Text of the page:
(ATTN: UPDATES with planned parliamentary meeting, lawmakers' remarks from para 8)
SEOUL, April 18 (Yonhap) -- President Moon Jae-in agreed to meet with Prosecutor General Kim Oh-soo on Monday after turning down the resignation offer Kim submitted in protest of the ruling Democratic Party's push to strip the prosecution of its investigative powers, an official said.
Kim tendered his resignation on Sunday in protest of the DP's push for legislation that would leave the prosecution with no authority to conduct investigations on its own, as part of efforts to reform the powerful agency that has long been accused of abusing its power for political and other purposes.
Before offering to resign, Kim had earlier requested a meeting with Moon, though no meeting took place.
On Monday, presidential spokesperson Park Kyung-mee said Moon decided to turn down Kim's resignation and instead meet with him later in the day.
A presidential official explained that Moon did not accept the resignation because the prosecutor general's term is guaranteed and because he wants to hear Kim's opinions as the head of the executive branch.
Kim, who was appointed by Moon, has more than a year left in his two-year term. His resignation offer came less than a month before Moon is set to leave office at the end of his five-year term.
Moon's decision is seen as an attempt to stop the row between the prosecution and his party from escalating.
Under his administration, the prosecution's investigations have been reduced to six categories of crimes, with the rest being assigned to the police and the newly established Corruption Investigation Office for High-ranking Officials.
After Kim requested a meeting with the president last week, a Cheong Wa Dae official suggested the issue should be discussed with the National Assembly, saying, "Now is the time for legislation."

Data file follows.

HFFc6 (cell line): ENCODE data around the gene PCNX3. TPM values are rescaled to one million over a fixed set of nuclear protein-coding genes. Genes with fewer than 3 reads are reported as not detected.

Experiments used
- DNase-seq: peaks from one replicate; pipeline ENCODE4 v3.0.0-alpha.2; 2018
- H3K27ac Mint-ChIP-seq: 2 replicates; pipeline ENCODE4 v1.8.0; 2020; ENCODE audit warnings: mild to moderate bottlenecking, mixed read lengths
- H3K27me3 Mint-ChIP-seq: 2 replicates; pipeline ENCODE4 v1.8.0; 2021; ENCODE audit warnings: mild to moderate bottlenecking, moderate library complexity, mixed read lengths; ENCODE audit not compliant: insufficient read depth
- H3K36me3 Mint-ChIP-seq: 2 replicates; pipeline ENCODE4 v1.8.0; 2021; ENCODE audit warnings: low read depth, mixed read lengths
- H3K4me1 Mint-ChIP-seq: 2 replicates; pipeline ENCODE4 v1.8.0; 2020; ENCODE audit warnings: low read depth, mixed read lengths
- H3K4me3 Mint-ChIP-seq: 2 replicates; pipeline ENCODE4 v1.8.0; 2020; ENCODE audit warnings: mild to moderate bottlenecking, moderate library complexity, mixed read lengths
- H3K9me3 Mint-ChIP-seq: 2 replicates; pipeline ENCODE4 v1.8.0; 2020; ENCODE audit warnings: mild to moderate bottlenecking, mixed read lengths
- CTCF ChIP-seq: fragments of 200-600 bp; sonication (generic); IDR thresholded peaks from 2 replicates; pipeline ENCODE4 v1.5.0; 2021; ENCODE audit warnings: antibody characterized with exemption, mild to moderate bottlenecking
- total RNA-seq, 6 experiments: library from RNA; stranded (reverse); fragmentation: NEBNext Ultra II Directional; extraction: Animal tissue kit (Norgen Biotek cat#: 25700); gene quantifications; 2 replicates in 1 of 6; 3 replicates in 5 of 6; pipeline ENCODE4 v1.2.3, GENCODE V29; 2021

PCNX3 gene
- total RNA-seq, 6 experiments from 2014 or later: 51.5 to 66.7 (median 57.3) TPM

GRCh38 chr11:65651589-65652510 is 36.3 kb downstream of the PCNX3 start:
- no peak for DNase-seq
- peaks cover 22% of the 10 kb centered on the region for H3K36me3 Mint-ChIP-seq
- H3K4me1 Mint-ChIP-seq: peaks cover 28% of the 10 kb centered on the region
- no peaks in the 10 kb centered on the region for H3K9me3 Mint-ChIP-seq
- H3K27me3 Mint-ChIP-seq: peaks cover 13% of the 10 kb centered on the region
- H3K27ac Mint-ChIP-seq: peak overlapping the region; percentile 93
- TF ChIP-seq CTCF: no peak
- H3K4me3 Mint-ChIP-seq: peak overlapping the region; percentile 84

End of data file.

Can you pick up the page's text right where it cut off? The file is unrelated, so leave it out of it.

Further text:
DP Rep. Park Ju-min, chairman of a subcommittee under the parliamentary legislation and judiciary committee, convened a subcommittee meeting for 7 p.m. Monday to begin deliberations on the proposed revisions to the Prosecutor's Office Act and the Criminal Procedure Act.
The DP's aim is to pass both amendments during April's parliamentary session and promulgate them into law during the Moon administration's last Cabinet meeting on May 3.
"If we don't get it passed in April, we believe we won't get another chance in the future," Park Hong-keun, the DP floor leader, told reporters Monday.
"Everything has to align, from a government that won't exercise its veto, to the number of parliamentary seats that will enable passage through the National Assembly," he said.
The main opposition People Power Party expressed outrage.
"Directly forwarding a bill (to a subcommittee) is not in line with procedures," PPP Rep. Yoo Sang-bum, a ranking member of the legislation committee, told Yonhap News Agency by phone. "I'm furious at the way the Democratic Party is taking steps to ram it through."
Yoon's outreach to Southeast Asia keeps China in the loop
Allies' defense chiefs highlight watertight alliance based on full extended deterrence against N. Korean threats
(News Focus) Police under fire for lax response to emergency calls hours before Itaewon crush
Police under fire for lax response to emergency calls hours before Itaewon crush
Role of administrative authorities questioned in Itaewon disaster